> Is this the line being used by the atheists on this board?
I dunno. You'd have to ask one.
However, this "line" is nevertheless accurate.
But that does not bring ID into the classroom.
Weakness in certain parts of the theory of evolution does not constitute evidence for the belief in ID.
Why not save concepts like "Intelligent Design" or solipsism for a philosophy course?
Not to say those are invalid ideas, but they are about as scientific as a hippy wondering aloud whether "we all, like, live in the matrix and don't know it, man?" Included in a philosophy course would be discussions of ethics and responsibility as described by Aristotle, Confucius, and, of course, Jesus of Nazareth. I spent 3 months in haiti on a missionary trip and found that the French model of education calls for rigorous study of the underpinnings of Western thought.
Even though I am a church-going Christian, I do not believe in creationism or intelligent design. But the thing is, the nuts on the far-left want evolution passed off as a fact when the scientific community still has it as a theory. Both sides and the science for and against evolution should be taught.
Actually, if you check the facts, all Kansas really wants to do is point out that there are significant holes in the fossil record that call into question aspects of macroevolution. Wouldn't it be honest to admit that such is the case? But, current Kansas guidelines prohibit such a mention -- no criticism can be made of evolution.
Perhaps it's well to find out the facts and not rely on biased journalism before jumping to conclusions... how unscientific.
yeah....i saw it and i thot of posting it
i didnt claim otherwise...did i?
> The article omits the fact that evolution can't be tested by the scientific method either.
Your posting omits the fact that not only *can* evolutionary theory be tested by the scientific method, it *has* *been.*
> When faced with a fact that is totally inexplicable and which probably always will be...
> They say, and totally against all reason, "There MUST be a natural explanation for this!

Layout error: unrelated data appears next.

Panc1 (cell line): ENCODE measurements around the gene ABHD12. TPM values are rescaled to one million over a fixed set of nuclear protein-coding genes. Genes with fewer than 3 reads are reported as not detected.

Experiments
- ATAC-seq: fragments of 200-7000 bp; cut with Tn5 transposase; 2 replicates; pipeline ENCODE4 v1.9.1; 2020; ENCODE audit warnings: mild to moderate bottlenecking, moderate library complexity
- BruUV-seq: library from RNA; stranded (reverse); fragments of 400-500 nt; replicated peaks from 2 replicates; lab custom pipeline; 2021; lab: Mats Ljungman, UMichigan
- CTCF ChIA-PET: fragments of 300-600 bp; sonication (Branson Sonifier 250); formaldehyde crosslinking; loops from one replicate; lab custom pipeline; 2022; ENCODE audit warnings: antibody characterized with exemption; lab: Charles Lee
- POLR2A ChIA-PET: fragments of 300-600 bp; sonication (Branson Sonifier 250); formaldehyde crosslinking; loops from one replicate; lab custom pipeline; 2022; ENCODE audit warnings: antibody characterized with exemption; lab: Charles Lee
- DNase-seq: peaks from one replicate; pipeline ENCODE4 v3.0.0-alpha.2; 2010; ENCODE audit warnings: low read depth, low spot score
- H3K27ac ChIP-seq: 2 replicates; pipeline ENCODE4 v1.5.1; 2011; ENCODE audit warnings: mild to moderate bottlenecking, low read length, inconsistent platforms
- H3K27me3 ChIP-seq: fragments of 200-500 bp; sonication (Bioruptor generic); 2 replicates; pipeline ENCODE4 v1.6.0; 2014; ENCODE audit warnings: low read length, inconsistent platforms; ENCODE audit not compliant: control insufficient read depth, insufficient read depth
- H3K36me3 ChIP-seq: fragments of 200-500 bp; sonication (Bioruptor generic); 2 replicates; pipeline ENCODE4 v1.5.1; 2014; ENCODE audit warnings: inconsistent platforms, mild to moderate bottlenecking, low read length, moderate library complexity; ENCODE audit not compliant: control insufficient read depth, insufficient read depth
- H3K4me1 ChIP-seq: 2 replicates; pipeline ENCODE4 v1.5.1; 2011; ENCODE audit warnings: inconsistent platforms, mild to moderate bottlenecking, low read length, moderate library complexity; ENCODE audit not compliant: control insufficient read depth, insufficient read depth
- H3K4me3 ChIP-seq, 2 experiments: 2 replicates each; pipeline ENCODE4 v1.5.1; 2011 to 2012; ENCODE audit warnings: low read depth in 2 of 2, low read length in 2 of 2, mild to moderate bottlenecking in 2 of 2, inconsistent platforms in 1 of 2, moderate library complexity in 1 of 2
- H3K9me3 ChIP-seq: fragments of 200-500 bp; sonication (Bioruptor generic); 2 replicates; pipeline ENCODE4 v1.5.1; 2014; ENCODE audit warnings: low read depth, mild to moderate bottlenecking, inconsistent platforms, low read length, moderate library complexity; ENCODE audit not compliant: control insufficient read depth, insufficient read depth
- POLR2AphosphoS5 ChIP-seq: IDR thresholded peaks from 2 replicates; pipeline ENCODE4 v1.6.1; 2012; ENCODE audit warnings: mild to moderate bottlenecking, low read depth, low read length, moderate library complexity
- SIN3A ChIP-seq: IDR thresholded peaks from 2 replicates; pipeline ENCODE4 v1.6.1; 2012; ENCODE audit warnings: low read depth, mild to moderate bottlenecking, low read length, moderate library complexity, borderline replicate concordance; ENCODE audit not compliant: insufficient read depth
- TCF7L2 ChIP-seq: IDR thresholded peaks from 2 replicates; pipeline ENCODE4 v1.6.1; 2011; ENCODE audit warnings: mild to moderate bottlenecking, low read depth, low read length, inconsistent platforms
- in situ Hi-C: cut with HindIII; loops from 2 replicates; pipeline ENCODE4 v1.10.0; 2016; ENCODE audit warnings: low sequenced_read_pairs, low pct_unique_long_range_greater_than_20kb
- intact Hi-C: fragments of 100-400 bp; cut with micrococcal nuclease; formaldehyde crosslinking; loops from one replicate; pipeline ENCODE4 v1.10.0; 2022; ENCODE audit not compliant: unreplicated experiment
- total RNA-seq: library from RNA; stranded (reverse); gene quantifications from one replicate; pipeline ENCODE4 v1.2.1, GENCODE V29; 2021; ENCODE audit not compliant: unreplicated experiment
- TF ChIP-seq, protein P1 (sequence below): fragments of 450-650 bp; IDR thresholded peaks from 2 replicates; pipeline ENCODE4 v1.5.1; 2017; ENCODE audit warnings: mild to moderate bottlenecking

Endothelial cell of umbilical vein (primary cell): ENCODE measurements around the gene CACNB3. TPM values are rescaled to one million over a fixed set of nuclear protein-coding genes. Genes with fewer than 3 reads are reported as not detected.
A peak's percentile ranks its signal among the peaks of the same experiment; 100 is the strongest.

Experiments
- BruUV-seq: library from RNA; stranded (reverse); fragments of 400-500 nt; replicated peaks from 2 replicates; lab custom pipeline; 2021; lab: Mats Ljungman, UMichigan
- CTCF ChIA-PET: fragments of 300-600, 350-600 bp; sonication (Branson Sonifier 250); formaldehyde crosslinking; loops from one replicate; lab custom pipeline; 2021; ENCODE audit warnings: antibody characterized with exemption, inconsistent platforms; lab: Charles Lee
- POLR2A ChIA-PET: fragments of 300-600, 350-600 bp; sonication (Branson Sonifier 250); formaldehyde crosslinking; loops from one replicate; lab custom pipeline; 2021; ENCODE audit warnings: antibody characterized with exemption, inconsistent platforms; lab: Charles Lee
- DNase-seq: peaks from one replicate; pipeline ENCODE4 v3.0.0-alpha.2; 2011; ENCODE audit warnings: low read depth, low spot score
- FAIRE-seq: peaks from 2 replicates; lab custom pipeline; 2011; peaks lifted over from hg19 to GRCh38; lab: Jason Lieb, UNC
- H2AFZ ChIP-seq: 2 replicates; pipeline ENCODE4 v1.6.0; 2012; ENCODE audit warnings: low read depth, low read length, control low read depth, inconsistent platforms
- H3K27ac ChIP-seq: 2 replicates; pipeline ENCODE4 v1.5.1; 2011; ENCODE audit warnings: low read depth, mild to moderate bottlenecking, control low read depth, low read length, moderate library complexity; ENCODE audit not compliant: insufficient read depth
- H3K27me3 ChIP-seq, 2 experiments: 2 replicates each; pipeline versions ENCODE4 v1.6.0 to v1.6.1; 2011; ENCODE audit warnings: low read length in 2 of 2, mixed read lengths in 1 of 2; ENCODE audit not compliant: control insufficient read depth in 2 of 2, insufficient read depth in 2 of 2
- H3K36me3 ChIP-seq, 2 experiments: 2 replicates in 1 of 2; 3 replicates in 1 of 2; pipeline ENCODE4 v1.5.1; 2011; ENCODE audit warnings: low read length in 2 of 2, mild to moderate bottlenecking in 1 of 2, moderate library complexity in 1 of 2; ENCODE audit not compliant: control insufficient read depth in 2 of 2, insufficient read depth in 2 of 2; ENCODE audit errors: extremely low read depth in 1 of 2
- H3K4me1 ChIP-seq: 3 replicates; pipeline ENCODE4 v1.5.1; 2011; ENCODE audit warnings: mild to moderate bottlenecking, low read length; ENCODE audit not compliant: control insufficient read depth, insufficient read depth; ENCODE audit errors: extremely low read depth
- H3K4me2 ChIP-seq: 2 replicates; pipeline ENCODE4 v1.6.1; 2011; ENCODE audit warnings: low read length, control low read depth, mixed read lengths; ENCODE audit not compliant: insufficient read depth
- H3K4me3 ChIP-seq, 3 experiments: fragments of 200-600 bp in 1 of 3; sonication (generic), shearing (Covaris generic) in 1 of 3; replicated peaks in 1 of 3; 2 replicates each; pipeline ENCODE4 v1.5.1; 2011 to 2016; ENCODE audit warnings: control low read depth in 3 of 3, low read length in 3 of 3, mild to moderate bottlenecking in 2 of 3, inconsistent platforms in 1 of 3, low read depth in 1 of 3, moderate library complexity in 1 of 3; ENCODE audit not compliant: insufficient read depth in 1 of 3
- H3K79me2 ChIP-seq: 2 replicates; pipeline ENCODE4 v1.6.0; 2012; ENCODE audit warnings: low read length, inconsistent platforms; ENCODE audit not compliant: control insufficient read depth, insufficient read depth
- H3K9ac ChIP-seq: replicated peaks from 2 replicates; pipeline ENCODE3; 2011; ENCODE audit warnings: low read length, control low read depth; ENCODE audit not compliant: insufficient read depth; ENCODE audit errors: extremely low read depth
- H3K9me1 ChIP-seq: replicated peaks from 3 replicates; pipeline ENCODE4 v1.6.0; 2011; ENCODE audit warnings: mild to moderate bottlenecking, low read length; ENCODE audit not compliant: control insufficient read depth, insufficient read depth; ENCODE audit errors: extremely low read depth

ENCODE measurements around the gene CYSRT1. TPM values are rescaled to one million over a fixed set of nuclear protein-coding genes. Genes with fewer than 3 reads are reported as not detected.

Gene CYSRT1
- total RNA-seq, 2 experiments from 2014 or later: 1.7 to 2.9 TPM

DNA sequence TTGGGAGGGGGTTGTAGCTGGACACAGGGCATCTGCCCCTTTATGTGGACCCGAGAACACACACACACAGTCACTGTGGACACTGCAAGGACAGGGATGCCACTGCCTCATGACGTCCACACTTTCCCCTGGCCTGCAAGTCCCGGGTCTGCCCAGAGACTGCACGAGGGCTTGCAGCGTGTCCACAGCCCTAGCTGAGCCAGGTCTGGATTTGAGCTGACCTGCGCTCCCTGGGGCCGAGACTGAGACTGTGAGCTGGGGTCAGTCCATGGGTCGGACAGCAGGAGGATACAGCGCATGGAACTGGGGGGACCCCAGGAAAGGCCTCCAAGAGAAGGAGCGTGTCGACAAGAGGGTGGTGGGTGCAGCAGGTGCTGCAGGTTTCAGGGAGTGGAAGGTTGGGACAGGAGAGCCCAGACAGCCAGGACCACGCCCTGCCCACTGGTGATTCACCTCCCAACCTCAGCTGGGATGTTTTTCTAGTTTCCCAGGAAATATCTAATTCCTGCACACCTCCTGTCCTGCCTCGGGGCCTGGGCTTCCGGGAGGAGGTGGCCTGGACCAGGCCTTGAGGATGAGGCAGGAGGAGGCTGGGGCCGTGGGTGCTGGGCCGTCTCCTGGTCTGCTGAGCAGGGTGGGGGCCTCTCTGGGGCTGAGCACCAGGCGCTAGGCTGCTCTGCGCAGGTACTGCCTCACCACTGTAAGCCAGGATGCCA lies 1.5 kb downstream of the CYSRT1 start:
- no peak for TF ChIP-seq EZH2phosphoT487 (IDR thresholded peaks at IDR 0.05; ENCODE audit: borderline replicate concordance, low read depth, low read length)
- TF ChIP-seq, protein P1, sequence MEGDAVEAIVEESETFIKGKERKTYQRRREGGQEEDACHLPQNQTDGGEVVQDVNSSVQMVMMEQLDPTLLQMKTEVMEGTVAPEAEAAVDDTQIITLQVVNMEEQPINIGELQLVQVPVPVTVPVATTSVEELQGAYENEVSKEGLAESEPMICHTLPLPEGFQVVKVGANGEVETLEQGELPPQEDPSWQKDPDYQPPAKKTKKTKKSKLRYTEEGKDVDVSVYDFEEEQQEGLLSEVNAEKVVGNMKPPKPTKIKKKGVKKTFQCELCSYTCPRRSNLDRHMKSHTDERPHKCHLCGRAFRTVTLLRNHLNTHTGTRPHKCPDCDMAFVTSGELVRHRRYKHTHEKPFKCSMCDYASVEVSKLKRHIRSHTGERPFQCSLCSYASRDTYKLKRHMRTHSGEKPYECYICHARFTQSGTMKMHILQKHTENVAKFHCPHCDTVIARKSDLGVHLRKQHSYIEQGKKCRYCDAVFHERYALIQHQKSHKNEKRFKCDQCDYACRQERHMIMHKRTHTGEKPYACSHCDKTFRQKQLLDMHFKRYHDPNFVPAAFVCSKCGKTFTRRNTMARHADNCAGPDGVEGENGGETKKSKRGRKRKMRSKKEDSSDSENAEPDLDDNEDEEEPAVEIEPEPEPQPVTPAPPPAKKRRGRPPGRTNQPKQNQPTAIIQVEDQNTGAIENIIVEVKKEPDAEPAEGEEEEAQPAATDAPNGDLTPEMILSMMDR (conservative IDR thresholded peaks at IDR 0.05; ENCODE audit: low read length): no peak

"totally against all reason?" Wow. So... all the scientific discoveries in all the fields of science ever since the ancient Ionians first came up with the basic scientific method... all a bunch of hooey, huh?
"I dunno. You'd have to ask one."
May I ask if you are a Christian, Jew, Muslim, atheist, etc.? I'll understand if you do not want to answer.
Tell that to Baby Fae
> the nuts on the far-left want evolution passed off as a fact when the scientific community still has it as a theory
Ahem: "fact" and "theory" are not mutually exclusive. In this case, evolutionary theory describes a general process. Evolution is a fact in that we can see conclusively that it has happened and that it continues.
Red herring. The point is that science teachers are prohibited from uttering anything that might critcize evolution. That's the "extreme" position those on the board are having to contend with, Popular Science spin notwithstanding.
"fact" and "theory" are not mutually exclusive"
Yes they are. If I remember correctly, it goes hypothesis, theory and ends as fact. A theory is something that can be tested and confirmed, but not 100% conclusive. Theories can also be tested and be proven wrong any day.
That is what I remember. It's been 30 years.
> Actually, if you check the facts, all Kansas really wants to do is point out that there are significant holes in the fossil record that call into question aspects of macroevolution.